The computer system at the Budapest Stock Exchange has now been up and running for about two weeks, and according to chief system analyst Andrei Bagi, there has been only one minor teething problem. This occurred when a broker attempted to undertake a single transaction involving 2,000m Hungarian Forints – $22m – in the government […]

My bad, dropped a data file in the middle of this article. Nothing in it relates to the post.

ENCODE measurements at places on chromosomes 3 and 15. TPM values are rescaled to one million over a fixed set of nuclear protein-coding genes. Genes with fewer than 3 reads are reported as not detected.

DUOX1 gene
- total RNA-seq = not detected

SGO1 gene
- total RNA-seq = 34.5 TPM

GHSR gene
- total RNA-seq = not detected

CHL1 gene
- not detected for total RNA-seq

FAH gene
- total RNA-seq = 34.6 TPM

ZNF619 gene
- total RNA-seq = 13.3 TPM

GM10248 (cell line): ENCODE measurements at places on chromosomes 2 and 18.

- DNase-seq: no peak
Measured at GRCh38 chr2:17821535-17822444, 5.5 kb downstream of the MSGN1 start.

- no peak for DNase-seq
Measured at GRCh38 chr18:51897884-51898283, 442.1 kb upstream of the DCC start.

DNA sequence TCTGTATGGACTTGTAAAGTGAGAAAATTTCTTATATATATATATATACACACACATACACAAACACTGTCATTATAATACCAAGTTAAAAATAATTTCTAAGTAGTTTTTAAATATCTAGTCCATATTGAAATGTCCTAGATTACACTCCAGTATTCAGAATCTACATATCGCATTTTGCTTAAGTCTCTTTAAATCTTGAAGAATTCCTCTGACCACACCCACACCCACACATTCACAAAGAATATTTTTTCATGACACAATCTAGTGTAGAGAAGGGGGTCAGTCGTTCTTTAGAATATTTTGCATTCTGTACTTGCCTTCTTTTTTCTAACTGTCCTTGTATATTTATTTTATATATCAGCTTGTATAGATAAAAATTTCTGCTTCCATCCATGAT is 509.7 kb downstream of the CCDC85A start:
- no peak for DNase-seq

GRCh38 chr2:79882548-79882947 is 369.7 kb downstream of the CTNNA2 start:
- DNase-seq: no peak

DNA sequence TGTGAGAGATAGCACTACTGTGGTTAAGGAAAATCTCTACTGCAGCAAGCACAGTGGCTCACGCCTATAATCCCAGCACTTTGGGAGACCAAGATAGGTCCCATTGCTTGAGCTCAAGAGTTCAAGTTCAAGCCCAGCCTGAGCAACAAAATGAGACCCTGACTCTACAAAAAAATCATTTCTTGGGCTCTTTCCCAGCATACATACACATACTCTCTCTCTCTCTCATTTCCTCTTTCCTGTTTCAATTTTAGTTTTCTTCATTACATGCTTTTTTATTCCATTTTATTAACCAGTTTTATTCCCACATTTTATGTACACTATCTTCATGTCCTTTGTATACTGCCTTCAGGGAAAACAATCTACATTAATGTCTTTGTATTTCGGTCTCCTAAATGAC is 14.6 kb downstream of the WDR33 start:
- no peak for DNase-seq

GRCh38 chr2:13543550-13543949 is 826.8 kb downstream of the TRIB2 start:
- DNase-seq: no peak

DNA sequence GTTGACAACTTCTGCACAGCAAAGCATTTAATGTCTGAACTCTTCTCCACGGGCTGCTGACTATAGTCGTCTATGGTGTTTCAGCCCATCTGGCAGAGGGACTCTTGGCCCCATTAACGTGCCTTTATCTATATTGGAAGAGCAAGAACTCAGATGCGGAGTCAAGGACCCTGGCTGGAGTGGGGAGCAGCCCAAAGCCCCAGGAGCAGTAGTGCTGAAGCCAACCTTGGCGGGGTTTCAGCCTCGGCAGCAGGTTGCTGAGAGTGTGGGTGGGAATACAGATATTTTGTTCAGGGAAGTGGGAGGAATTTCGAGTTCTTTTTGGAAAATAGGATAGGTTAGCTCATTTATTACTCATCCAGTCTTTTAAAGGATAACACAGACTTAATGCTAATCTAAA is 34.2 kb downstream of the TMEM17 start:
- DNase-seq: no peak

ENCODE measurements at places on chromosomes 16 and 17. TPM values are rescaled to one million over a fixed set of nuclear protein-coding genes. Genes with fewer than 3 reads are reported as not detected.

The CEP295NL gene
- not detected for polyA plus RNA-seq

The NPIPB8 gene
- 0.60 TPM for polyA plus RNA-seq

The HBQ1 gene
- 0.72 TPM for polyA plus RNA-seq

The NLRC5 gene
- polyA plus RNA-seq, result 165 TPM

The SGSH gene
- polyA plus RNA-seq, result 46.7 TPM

The computer system at the Budapest Stock Exchange has now been up and running for about two weeks, and according to chief system analyst Andrei Bagi, there has been only one minor teething problem. This occurred when a broker attempted to undertake a single transaction involving 2,000m Hungarian Forints – $22m – in the government bonds market only to discover that the appropriate field in the application didn’t have enough space for the zeros. The Budapest Stock Exchange spent $2.25m on the system for which Digital Equipment Corp supplied a system based around three VAX 4000/200s, along with 23Gb of distributed storage, terminals and printers. DEC also subcontracted the London-based software house Transvik Ltd which had previously developed the software for the Nordex exchange in the City of London; it was its foundation on the pound sterling that caused the failure of the bond transaction, but contrary to local press reports, the system did not crash and an update to overcome the problem should be in place in a few weeks time. Touche Ross and GMA secured the consultancy contracts and their $1.2m fees were paid from the British Know-How fund. Finance for the computer system itself came from the European Community PHARE programme. According to Bagi, DEC secured the stock exchange contract due to its good references in Hungary, its ability to replace any component in eight hours, and the size of its local presence. Logica Plc, which offered its Oslo system as a model was also a strong candidate, but the firm lost out as it was reportedly unable to tender a window-based system. Bagi concedes opting for Transvik software was a risk, given the company’s small size, but argues the advantage is that the firm is dependent on the success of the contract and is more willing to share its expertise than Logica might have been. At present the system is specified to support 128 users, of which 63 are now connected, and to handle 1,000 trading instruments while storing 10,000 lodged orders. The three VAX servers are said to be able to cope with 1,000 transactions an hour, though so far they have been tested to only a few percent of their capacity. Indeed, given the fact that there are only a couple of dozen companies quoted on the exchange, the opportunity for follow-on business for DEC is looking limited in the short term, despite its apparent enthusiasm to off-load a VAX 6000. Transvik, on the other hand, is likely to be asked to develop software to manage the options and future exchange in the near future, pending the results of an internal feasibility study. This would replace a Novell Inc NetWare-based system which was developed in-house and which is still in operation today. Any lessons for the City of London to draw on after Taurus? Bagi notes: Our brokers have been very supportive. They helped specify the system and we had regular meetings so nothing got out of hand. It probably slowed down the whole process a bit, but it made it all much safer.